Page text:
We advise those patients susceptible to canker sores to try to reduce the stress in their lives. In
today's society this is often easier said than done. It's well worth the effort, however, since reducing
stress has other health benefits as well. We have provided the following links which may
Take Your VitaminsThe relationship between vitamin / mineral deficiencies and canker sores is less clear. Several
studies have shown that deficiencies in B1, B2, B6, B12, iron, or folic acid exist in a large percentage of
canker sore sufferers. Other studies, however, show little to no correlation between vitamin / mineral
deficiencies and canker sores.
The relationship between vitamin / mineral deficiencies and canker sores amongst visitors to the
website is also unclear. While many e-mail to say that they believe vitamin and mineral supplements have
decreased the incidence or severity of their canker sores, others see no
A good place to start is by seeing your doctor and having him or her take blood tests to measure the
levels of B vitamins, folate, and other minerals. If you are deficient in any of these, your doctor can
suggest appropriate supplements.
It is not a good idea to take an excess of vitamins or minerals as toxicities can occur when you
take too many.
Be Kind To Your Mouth, Eliminate Oral Trauma
There is evidence that trauma to the inside of the mouth may initiate canker sores. In many cases,
this trauma can be caused by such simple things as biting the inside of the mouth or eating hard candy which
scrapes or nicks the inside of the mouth. In our office, we advise patients to look for things that may cause
trauma to their mouth. These include:
Ill-fitting dentures or braces Often dentures which do not fit properly can irritate
and injure adjacent oral tissue leading to the formation of canker sores. If you have dentures and
suspect that this may be a culprit, have your dentist take a look to see if your dentures are
properly fitted to your mouth.
A similar problem is often experienced by people wearing braces. The metal can rub into and
damage the inside of the mouth. As with ill-fitting dentures, if you suspect that this is a problem,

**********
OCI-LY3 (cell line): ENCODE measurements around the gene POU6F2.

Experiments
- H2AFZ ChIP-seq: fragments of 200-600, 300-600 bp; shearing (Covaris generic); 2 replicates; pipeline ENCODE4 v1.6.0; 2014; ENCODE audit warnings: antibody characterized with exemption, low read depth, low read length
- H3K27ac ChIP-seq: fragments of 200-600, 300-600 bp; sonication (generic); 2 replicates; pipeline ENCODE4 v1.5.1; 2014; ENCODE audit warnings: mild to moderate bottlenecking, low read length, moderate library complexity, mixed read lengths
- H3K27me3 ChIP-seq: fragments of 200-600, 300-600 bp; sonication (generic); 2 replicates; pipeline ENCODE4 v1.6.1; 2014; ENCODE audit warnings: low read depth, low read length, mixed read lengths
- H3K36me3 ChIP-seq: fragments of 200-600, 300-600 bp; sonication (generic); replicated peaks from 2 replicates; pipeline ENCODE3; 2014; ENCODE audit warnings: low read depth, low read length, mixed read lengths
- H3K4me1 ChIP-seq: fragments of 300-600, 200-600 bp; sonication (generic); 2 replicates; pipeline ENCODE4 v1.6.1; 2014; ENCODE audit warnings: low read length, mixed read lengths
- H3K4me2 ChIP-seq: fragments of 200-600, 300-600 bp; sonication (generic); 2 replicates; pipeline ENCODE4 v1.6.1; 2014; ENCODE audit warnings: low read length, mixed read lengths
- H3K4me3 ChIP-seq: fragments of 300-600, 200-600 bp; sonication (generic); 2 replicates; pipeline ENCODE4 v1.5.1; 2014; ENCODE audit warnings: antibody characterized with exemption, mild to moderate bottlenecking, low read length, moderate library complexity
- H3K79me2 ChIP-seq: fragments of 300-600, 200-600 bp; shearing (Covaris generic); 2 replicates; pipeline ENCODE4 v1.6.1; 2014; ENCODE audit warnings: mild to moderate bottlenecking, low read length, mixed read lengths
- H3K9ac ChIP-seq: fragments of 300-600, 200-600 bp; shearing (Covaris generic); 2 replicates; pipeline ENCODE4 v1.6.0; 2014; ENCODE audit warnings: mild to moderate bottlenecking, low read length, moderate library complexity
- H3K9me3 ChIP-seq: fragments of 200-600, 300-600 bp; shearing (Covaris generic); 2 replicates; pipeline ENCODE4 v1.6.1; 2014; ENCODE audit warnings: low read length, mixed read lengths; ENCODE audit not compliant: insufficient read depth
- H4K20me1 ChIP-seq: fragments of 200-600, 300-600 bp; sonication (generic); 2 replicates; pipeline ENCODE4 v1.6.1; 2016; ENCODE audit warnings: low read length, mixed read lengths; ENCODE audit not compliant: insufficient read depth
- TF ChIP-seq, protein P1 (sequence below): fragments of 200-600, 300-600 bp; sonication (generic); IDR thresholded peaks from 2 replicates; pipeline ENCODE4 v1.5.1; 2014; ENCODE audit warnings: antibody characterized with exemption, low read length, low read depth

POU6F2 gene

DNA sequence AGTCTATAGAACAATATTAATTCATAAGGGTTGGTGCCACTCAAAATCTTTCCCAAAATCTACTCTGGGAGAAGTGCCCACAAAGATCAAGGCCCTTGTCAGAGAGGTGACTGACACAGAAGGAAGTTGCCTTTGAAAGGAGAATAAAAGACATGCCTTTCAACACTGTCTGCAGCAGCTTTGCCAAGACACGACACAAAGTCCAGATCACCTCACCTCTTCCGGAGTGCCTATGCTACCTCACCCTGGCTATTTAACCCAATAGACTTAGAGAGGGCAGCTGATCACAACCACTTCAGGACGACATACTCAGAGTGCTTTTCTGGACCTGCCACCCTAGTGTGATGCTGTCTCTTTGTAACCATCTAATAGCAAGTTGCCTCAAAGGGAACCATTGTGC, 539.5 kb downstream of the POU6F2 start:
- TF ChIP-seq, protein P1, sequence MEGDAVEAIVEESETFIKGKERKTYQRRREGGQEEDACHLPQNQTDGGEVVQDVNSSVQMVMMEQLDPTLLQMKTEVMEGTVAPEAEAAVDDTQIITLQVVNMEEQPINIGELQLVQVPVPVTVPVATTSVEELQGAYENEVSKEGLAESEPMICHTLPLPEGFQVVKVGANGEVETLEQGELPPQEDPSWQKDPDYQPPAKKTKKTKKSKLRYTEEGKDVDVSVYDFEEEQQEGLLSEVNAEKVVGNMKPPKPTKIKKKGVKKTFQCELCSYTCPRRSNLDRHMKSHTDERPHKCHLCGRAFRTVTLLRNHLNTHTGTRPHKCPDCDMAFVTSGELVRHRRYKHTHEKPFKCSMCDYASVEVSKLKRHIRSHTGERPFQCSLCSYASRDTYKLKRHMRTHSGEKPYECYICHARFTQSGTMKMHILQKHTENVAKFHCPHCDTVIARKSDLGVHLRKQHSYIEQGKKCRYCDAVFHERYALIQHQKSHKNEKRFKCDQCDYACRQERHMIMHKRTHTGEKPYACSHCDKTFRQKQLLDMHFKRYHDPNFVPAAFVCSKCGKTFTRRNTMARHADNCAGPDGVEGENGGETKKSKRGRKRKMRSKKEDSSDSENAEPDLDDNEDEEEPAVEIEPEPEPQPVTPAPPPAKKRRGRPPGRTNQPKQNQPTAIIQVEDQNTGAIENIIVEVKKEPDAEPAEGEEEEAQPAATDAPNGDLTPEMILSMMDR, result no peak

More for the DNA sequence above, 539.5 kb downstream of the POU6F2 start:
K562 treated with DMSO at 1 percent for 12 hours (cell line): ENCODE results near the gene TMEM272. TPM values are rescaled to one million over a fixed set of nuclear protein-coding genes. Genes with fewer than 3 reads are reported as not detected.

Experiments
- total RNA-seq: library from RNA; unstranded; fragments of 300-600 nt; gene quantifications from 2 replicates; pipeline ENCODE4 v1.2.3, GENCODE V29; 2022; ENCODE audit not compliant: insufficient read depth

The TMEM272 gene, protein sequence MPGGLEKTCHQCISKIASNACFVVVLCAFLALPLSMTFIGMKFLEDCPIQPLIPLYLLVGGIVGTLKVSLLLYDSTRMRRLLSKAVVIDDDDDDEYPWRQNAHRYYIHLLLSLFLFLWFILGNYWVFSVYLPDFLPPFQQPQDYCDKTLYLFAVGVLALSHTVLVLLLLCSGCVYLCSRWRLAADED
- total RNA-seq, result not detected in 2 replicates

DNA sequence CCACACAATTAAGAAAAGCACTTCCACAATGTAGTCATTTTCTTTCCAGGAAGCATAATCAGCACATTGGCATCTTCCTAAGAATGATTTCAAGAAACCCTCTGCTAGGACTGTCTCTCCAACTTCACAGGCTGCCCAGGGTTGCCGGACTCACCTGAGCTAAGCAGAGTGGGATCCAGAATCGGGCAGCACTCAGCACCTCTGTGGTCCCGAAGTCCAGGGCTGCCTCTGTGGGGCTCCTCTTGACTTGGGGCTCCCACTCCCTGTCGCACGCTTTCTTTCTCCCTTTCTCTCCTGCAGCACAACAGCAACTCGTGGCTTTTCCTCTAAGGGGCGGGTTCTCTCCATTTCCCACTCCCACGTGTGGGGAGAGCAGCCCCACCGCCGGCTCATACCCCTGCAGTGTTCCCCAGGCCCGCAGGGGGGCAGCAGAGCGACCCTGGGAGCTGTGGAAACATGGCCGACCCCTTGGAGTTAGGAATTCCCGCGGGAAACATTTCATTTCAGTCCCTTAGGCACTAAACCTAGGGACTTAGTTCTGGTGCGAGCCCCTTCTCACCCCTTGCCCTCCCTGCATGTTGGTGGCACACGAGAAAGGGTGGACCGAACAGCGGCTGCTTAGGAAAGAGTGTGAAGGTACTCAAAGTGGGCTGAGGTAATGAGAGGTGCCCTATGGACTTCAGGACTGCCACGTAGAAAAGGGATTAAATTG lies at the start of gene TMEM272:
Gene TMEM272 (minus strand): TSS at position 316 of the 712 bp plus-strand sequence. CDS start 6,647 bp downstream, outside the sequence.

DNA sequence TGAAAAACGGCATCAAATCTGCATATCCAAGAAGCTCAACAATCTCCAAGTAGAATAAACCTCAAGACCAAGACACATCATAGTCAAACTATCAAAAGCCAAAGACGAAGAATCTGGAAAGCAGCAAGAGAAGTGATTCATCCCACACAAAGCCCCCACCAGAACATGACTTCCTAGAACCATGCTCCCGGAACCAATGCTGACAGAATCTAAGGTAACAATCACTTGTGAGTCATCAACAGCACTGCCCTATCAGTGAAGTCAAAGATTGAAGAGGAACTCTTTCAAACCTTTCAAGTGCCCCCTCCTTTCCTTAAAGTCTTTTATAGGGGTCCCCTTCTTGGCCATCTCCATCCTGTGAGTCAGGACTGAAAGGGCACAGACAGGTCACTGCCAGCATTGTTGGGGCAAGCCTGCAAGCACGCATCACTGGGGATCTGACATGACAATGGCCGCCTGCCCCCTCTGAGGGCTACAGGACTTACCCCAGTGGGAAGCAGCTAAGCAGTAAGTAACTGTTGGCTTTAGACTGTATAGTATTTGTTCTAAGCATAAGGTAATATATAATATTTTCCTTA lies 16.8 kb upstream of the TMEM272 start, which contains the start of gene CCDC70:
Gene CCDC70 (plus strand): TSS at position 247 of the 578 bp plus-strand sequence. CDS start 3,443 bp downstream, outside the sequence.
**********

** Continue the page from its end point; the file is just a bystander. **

contact your dentist.
Toothbrushing Trauma Your very own toothbrush could be damaging your teeth and oral tissue. This
is because nearly 2 out of 3 people brush too hard applying excessive and damaging force to teeth, gums,
and other oral tissues.
Although we advise our patients to brush with less pressure, often they can not do this. This is because
toothbrushing is a habit which has been ingrained since childhood. We encourage them to use the Alert Toothbrush which lights when you brush
too hard protecting your teeth, gums, and oral tissue.
Food Trauma Unfortunately, many of the foods we eat can nick, scrape, or otherwise injure oral
tissue and lead to canker sores. We encourage our patients to avoid or cut down on foods like potato chips,
hard pretzels or pre-cut apples. Especially damaging can be hard candies which after being partially eaten
or crunched can form sharp edges. These sharp edges can nick and injure the soft tissue of the mouth.
Dental Procedures Sometimes dental procedures can irritate the soft tissue of the mouth leading
to canker sores. One viewer e-mailed telling us that the needle used for novacaine injection would result
in canker sores the next day. If you suspect that you may form canker sores after dental visits, warn your
dentist so that he or she can be extra gentle during procedures.
Biting the Inside of Your Mouth Many people cause oral damage by biting their lips and inside of
their mouth. Often this can be an unconscious habit or occur during sleep. For these people, we often
suggest a mouthguard. Worn over the bottom set of teeth, mouthguards prevent biting damage to lips and the
inside of the mouth. Mouthguards can be custom made by your dentist or standard mouthguards can be
purchased at the local drug or sports store.